While some archers have two Barebows, one setup for 50 meter outdoor and another for 18 meter indoor, others will be retuning their bows. The first choice is, “Do I stay with my skinny outdoor arrows, or opt for fatter indoor arrows?”

Some mornings just start better than others.

There are advantages to both. By staying with the skinny arrows such as X10s, A/C/Es, or A/C/Cs, you don’t have to change your tune but simply increase your crawl. But you may be pulling added poundage that is not needed for 18 meters. The advantage of going with fat shafts, such as the popular Easton RX7-23s, is cutting the line and getting the higher score. If two arrows were to hit the same place, one skinny and one fat, the skinny one may not cut the line for the higher score, while the fat arrow may pick up the added point. In the picture above, you can see where two of the RX7s cut the X ring, while with skinny arrows only one may score X.

My choice was to go with two identical Hoyt Xceeds – one with 38# limbs for outdoors and the other with 34# limbs for indoors. For 50 meters I’m shooting Easton A/C/C 3-28s with 60 grain points; and for indoor, Easton RX7-23s with RPS inserts and 125 grain screw in points (162 grains total).


Dedication to Training in Archery

By Mark V. Lonsdale

There is a well known maxim that, “Hard work beats talent when talent doesn’t work hard.” This speaks to the fact that there are some natural athletes who seem to pick up new sports with ease, but that natural athleticism only goes so far. Eventually, even the gifted athletes need to knuckle down to a serious, progressive training program.

From personal experience in Judo, practical pistol shooting, and extreme long range ELR shooting, while I had a passion for these sports, it took time to dominate in the arena. My process was to focus on an individual who had just beaten me in the competition, and then train to beat that person. This stepping stone process continued as I fought my way up the ladder over a year or two of daily training. In most cases I have found that it takes about two years of serious training and regular competition to see results at the national level in precision shooting sports. Longer for sports such as Judo that require significant physical development.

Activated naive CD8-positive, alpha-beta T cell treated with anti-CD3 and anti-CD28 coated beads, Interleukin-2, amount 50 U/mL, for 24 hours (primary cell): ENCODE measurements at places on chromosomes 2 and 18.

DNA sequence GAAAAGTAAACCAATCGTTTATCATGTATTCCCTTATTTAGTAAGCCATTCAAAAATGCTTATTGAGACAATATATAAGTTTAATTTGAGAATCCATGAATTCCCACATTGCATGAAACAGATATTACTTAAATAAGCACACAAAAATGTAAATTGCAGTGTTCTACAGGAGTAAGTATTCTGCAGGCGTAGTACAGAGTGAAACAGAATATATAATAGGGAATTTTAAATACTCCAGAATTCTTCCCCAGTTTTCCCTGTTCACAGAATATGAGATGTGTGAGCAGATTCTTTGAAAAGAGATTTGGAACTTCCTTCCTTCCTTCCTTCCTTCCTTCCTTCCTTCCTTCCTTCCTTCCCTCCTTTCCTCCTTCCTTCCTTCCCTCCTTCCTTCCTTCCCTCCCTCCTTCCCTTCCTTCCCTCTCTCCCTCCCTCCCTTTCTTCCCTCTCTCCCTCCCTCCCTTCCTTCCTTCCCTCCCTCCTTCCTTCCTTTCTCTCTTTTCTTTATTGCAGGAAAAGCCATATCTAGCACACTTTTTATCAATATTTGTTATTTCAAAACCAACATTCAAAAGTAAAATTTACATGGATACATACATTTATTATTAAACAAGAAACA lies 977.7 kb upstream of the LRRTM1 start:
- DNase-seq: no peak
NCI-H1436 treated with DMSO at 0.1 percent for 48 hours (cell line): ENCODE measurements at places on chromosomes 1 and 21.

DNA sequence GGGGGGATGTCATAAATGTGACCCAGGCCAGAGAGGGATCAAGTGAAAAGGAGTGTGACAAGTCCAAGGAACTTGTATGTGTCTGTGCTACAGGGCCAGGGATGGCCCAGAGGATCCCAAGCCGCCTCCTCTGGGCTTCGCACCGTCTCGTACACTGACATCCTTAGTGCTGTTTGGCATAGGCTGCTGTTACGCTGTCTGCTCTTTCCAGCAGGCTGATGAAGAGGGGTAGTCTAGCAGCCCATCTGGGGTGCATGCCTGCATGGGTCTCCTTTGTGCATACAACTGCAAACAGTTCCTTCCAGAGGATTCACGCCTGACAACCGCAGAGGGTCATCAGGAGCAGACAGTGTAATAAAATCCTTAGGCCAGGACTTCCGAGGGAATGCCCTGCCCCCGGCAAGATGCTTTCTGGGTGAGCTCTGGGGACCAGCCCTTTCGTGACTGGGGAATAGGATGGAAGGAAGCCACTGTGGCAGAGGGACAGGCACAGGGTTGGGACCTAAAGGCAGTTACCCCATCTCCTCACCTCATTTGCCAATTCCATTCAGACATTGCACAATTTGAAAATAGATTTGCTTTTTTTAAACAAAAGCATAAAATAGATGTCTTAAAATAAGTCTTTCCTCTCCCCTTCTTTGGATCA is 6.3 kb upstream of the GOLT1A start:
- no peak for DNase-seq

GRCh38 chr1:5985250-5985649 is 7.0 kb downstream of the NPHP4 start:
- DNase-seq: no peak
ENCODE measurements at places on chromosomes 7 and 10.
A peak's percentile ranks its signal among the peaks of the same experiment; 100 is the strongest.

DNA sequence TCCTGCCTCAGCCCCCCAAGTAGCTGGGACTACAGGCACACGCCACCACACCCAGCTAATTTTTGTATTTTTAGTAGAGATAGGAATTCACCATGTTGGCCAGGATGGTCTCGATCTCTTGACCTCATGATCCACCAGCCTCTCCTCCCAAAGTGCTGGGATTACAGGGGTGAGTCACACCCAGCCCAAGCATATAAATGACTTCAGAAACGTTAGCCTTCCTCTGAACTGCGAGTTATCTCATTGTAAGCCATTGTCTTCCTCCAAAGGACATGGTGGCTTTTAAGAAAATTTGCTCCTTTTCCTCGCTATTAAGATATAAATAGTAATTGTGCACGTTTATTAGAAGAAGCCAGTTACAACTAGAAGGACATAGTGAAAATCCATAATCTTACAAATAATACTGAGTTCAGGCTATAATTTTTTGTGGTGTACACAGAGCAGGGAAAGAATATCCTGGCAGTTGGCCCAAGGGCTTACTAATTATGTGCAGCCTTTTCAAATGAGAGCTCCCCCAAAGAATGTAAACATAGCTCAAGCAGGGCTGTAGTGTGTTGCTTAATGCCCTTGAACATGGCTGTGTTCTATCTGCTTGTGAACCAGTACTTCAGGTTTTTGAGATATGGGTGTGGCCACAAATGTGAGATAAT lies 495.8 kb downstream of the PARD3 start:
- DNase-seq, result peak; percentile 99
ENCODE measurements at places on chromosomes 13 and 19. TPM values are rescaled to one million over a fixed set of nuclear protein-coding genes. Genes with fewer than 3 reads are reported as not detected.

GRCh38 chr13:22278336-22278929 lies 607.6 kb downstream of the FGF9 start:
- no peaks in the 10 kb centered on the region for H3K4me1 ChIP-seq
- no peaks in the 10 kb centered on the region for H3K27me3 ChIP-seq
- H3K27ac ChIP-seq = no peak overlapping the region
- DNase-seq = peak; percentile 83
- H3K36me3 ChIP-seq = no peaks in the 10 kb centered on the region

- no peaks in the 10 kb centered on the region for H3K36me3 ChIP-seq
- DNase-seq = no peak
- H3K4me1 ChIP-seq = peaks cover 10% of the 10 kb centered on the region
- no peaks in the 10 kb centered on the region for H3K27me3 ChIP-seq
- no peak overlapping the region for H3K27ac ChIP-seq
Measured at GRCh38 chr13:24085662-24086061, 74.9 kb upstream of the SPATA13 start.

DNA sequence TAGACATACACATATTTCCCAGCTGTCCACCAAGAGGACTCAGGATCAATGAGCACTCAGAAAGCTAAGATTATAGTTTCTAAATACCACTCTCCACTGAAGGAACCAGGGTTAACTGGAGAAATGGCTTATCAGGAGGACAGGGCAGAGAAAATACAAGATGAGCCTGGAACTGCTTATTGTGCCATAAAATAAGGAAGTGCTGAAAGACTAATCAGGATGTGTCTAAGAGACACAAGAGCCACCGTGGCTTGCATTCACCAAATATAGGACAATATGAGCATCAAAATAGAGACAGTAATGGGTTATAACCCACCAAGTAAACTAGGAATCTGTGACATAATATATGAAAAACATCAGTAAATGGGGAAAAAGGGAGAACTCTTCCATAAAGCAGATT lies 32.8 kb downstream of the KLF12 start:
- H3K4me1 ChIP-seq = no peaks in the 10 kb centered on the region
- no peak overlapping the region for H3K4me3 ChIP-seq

For precision shooting, the first year is dedicated to learning the sport, learning the rules and match formats, watching videos of the champions on YouTube, practicing diligently focused on form and process over results. The results come when the process becomes part of the neuro-muscle memory though thousands of repetitions.

Applying this to target archery, I took up Barebow at the end of 2020 but training and competitions were hampered by COVID restrictions. My initial focus was on tuning my Hoyt Xceed and Easton arrows, daily backyard training, watching archery championships on YouTube, and trading emails with my out-of-state coach, Don Rabska. I tried to shoot three times a day, 6 days a week, totaling 3,000-4,000 arrows per month. So 2021 was my first year of shooting every match in California and becoming comfortable with the match formats, ranges, rules, and distractions. While I was able to exceed my personal goals and win all my Masters division competitions, the longer term goal is to win at the Senior level where the strongest Barebow archers play.

So while 2021 was my first year of Barebow, the realistic goal is to see steady progress in 2022, now that I have shot all the various competitions once. This included 50 meter Barebow 1440 format; 50 meter OR ranking & elimination format; and 20 yard/18 meter 900 indoor. Similarly, don’t settle for being an 8.5 average shooter for indoor Barebow, when all the top shooters are 9 average or better on a 40cm target.

29/30 with Easton RX7-23s

Now it would be easy for an individual to rest on his or her laurels by just winning their division, but if there are archers in other divisions shooting higher scores, then that should become the next training goal. Don’t settle for being a 1100/1440 shooter when others are shooting 1200+ in Barebow.

Another understanding common to any form of competition, is that when one athlete chooses to slack off on training or miss a few days, he or she can be assured that the other competitors are not. If the champions are training three to four times a day, then you need to be matching that training routine. Dedicated training requires discipline, and that discipline calls for a total focus on archery training and personal improvement. And it is not just about physical training and arrow count, the mental preparation and visualization is also critical to the process.